Next Article in Journal
Behavioural Differences in Dogs with Atopic Dermatitis Suggest Stress Could Be a Significant Problem Associated with Chronic Pruritus
Next Article in Special Issue
A Review of the Effects of Non-Straw Enrichment on Tail Biting in Pigs
Previous Article in Journal
Serum Concentrations of AMH and E2 and Ovarian and Uterine Traits in Gilts
Previous Article in Special Issue
Damaging Behaviour and Associated Lesions in Relation to Types of Enrichment for Finisher Pigs on Commercial Farms
Open AccessReview

Rearing Pigs with Intact Tails—Experiences and Practical Solutions in Sweden

1
Department of Animal Environment and Health, Swedish University of Agricultural Sciences (SLU), P.O.B. 234, S-532 23 Skara, Sweden
2
Department of Animal Breeding and Genetics, Swedish University of Agricultural Sciences (SLU), P.O.B 7023, S-750 07 Uppsala, Sweden
3
Farm and Animal Health (Gård&Djuhälsan), Uddetorp Röda huset, S-532 96 Skara, Sweden
*
Author to whom correspondence should be addressed.
Animals 2019, 9(10), 812; https://doi.org/10.3390/ani9100812
Received: 2 September 2019 / Revised: 6 October 2019 / Accepted: 9 October 2019 / Published: 15 October 2019
(This article belongs to the Special Issue Tail Biting in Pigs―Aetiology, Risk Factors and Solutions)
Tail biting is a common problem within modern pig production and is mainly an indicator of poor housing environment where the behavioural needs of pigs are not met. Tail biting causes pain and can result in infection, leading to reduced pig growth and reduced farm profits. In order to prevent tail biting, pigs are often tail docked, without pain relief, within the first week of life. The EU Directive condemns routine tail docking and advises that tail biting can be prevented through improving the environment of pigs. In Sweden, tail docking is banned and all pigs are reared with intact tails. This paper summarises knowledge from Swedish production of undocked pigs and describes practical solutions in use in Sweden that can be applied to pig production in other EU Member States. Housing conditions and management within Swedish pig production, such as stocking density and feeding space, differ in many aspects from those in other EU countries. To prevent tail biting and eliminate the need for tail docking, EU legislation should more clearly match with the biological needs of pigs.
Tail biting is a common issue within commercial pig production. It is mainly an indicator of inadequate housing environment and results in reduced health welfare and production. To reduce the impact of tail biting, pigs are commonly tail docked, without pain relief, within the first week of life. EU Council Directive 2008/120/EC prohibits routine tail docking, but the practice is still widely used in many Member States. Sweden has banned tail docking since 1988 and all pigs have intact tails, yet tail biting is a minor problem. This paper summarises and synthesises experimental findings and practical expertise in production of undocked pigs in Sweden and describes solutions to facilitate a transition to producing pigs with intact tails within intensive pig production in the EU. Swedish pig housing conditions and management differ in many aspects from those in other EU Member States. Swedish experiences show that lower stocking density, provision of sufficient feeding space, no fully slatted flooring, strict maximum levels for noxious gases and regular provision of litter material are crucial for success when rearing pigs with intact tails. To prevent tail biting and to eliminate the need for tail docking, we strongly recommend that EU legislation should more clearly match the biological needs of pigs, as is done in Swedish legislation. View Full-Text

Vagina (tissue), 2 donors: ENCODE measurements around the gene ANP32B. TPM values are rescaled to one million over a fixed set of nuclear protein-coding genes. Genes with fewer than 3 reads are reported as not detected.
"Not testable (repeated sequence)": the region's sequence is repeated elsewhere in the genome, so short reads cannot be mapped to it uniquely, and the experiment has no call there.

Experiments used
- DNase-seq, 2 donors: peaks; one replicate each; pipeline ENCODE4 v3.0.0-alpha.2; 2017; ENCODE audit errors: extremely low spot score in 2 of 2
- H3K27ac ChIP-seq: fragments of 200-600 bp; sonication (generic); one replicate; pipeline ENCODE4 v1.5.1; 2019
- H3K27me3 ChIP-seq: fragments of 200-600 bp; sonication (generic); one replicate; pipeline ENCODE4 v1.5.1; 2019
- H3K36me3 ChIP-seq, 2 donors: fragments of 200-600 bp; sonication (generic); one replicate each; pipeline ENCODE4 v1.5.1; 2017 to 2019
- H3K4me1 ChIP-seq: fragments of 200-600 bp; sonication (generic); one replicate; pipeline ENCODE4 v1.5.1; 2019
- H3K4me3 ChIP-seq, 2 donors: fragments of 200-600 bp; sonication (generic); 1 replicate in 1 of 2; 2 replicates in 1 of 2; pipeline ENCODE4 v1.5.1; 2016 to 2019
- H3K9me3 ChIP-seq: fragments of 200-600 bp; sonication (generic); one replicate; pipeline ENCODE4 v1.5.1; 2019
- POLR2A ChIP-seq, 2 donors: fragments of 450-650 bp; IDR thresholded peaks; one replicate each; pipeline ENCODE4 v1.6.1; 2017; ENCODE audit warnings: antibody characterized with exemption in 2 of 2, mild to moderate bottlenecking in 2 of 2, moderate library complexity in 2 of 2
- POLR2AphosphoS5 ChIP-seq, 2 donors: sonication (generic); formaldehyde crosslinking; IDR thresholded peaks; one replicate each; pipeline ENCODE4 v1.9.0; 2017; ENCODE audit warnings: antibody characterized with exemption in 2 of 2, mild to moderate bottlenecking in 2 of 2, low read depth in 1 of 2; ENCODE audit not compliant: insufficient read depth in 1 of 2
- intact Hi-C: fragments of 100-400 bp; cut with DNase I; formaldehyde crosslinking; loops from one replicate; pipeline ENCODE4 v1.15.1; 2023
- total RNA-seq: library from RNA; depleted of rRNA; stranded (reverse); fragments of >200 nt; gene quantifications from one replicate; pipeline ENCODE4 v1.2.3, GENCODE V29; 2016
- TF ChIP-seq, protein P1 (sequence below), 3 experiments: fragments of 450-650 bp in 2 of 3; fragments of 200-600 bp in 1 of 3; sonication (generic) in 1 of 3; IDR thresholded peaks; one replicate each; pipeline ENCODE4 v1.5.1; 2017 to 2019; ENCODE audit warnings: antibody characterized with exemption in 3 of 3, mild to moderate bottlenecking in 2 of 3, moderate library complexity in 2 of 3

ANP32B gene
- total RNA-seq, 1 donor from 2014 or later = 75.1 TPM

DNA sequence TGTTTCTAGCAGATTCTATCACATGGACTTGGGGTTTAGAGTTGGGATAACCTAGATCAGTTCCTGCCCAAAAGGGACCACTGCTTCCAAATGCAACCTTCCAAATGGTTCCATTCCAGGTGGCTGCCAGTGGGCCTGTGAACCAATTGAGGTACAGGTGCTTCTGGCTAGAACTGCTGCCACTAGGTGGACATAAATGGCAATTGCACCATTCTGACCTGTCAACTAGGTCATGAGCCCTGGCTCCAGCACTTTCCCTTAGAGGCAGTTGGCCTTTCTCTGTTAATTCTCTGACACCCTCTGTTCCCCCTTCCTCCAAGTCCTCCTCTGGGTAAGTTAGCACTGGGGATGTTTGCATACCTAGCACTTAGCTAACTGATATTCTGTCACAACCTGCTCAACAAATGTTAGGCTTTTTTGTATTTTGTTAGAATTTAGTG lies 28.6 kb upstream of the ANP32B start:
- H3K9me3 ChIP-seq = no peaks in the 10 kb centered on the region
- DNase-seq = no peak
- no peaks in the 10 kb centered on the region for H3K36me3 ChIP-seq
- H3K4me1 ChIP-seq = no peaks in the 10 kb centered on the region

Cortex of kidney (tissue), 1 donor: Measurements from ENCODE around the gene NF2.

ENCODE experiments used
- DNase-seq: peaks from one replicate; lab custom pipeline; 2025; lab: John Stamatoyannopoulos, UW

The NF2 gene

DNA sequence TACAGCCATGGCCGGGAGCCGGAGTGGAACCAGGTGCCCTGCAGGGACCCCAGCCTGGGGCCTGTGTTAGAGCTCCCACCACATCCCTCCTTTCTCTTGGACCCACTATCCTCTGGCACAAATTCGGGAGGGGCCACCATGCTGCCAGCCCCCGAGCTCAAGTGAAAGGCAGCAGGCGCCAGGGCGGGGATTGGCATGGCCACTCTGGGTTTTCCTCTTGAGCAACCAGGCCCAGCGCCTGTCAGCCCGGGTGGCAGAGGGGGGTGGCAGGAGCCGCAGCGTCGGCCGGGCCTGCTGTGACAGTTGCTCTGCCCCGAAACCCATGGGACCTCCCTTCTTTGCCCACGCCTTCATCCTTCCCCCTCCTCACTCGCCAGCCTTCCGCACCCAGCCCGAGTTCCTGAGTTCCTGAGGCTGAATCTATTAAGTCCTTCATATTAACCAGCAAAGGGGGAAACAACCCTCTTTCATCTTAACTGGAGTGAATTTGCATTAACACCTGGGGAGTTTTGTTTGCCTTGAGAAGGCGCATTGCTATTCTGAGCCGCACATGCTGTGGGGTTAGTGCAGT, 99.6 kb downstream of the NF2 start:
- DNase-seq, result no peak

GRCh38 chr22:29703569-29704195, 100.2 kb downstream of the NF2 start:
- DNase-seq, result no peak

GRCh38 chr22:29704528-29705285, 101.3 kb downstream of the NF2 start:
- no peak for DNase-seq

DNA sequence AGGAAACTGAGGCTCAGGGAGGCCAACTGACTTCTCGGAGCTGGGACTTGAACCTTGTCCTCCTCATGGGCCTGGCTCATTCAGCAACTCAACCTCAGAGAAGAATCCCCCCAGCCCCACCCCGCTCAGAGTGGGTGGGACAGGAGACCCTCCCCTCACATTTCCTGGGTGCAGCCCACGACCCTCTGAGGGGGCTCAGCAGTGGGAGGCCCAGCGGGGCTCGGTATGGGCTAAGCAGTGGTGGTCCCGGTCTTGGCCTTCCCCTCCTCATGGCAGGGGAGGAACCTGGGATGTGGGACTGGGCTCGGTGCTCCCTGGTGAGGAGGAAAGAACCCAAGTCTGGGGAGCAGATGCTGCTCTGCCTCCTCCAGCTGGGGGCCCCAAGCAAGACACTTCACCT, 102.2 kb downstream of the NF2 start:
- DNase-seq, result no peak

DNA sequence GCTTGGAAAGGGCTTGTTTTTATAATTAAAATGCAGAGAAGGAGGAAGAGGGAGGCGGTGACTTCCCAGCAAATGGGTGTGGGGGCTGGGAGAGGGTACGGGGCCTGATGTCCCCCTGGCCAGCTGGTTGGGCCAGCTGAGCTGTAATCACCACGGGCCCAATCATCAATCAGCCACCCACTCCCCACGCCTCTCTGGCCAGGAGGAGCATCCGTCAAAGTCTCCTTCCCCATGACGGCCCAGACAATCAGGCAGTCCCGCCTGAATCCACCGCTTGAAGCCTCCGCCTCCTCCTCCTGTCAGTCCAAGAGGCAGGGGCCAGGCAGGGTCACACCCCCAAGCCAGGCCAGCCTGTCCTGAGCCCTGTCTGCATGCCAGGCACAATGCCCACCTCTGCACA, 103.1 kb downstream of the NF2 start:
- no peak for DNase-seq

Keywords: welfare; swine; tail-docking; tail-biting welfare; swine; tail-docking; tail-biting
Show Figures

Figure 1

MDPI and ACS Style

Wallgren, T.; Lundeheim, N.; Wallenbeck, A.; Westin, R.; Gunnarsson, S. Rearing Pigs with Intact Tails—Experiences and Practical Solutions in Sweden. Animals 2019, 9, 812.

Show more citation formats Show less citations formats
Note that from the first issue of 2016, MDPI journals use article numbers instead of page numbers. See further details here.

Article Access Map by Country/Region

1
Back to TopTop